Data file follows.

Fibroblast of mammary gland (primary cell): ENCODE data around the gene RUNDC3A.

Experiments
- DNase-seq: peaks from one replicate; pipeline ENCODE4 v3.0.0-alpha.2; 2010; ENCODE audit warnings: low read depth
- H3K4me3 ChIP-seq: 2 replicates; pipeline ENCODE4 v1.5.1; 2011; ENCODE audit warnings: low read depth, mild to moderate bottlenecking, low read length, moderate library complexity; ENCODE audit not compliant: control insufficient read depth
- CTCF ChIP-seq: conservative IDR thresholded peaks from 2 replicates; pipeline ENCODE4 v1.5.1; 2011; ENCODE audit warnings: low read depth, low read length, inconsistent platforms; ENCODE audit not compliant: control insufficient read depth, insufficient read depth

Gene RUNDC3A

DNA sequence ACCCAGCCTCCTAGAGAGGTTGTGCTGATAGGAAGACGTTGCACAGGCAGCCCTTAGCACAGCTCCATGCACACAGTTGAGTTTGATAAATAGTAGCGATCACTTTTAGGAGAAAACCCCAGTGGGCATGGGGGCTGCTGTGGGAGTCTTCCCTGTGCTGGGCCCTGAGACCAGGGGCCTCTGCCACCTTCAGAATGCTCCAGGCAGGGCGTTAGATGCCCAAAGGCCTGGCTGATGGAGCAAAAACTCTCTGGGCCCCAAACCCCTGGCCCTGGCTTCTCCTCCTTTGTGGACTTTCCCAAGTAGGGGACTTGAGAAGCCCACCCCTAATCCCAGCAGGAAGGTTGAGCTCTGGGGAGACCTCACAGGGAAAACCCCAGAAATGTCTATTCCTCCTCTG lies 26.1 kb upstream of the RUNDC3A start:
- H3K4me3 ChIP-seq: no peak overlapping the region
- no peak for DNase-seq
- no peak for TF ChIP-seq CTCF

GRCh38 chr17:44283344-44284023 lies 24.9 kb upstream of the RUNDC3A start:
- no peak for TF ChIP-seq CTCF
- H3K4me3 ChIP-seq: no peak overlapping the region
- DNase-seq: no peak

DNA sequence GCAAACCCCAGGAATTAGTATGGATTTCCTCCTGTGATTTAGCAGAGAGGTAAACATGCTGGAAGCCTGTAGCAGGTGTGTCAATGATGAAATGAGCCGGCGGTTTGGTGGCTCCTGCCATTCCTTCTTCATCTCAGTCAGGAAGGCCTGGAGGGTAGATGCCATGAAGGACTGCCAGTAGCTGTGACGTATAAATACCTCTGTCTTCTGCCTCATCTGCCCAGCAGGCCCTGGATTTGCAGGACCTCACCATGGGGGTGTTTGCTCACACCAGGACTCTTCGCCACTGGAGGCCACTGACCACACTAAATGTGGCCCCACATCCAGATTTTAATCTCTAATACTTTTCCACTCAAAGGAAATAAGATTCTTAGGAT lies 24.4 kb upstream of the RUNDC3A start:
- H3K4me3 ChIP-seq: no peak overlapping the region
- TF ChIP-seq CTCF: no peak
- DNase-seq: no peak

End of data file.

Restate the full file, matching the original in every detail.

Fibroblast of mammary gland (primary cell): ENCODE data around the gene RUNDC3A.

Experiments
- DNase-seq: peaks from one replicate; pipeline ENCODE4 v3.0.0-alpha.2; 2010; ENCODE audit warnings: low read depth
- H3K4me3 ChIP-seq: 2 replicates; pipeline ENCODE4 v1.5.1; 2011; ENCODE audit warnings: low read depth, mild to moderate bottlenecking, low read length, moderate library complexity; ENCODE audit not compliant: control insufficient read depth
- CTCF ChIP-seq: conservative IDR thresholded peaks from 2 replicates; pipeline ENCODE4 v1.5.1; 2011; ENCODE audit warnings: low read depth, low read length, inconsistent platforms; ENCODE audit not compliant: control insufficient read depth, insufficient read depth

Gene RUNDC3A

DNA sequence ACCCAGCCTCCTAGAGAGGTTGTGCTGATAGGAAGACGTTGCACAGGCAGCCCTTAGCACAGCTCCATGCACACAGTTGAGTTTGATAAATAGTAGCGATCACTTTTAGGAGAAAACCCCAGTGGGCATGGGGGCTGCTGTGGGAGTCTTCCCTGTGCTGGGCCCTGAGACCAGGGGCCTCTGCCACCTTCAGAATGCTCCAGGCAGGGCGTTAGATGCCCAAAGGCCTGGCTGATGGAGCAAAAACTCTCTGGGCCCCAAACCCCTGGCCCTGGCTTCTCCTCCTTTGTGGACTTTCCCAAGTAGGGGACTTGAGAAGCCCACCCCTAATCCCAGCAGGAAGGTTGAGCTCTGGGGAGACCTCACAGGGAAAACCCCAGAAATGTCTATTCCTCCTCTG lies 26.1 kb upstream of the RUNDC3A start:
- H3K4me3 ChIP-seq: no peak overlapping the region
- no peak for DNase-seq
- no peak for TF ChIP-seq CTCF

GRCh38 chr17:44283344-44284023 lies 24.9 kb upstream of the RUNDC3A start:
- no peak for TF ChIP-seq CTCF
- H3K4me3 ChIP-seq: no peak overlapping the region
- DNase-seq: no peak

DNA sequence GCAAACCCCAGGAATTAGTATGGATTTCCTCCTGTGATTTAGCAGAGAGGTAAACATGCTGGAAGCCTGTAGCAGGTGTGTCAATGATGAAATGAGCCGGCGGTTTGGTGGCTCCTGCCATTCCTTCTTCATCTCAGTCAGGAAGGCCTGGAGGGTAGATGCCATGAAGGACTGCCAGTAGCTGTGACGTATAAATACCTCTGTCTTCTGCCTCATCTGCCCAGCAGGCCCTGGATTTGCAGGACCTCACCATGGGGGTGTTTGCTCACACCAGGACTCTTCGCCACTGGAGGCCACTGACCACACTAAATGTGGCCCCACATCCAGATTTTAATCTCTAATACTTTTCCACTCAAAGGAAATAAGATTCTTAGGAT lies 24.4 kb upstream of the RUNDC3A start:
- H3K4me3 ChIP-seq: no peak overlapping the region
- TF ChIP-seq CTCF: no peak
- DNase-seq: no peak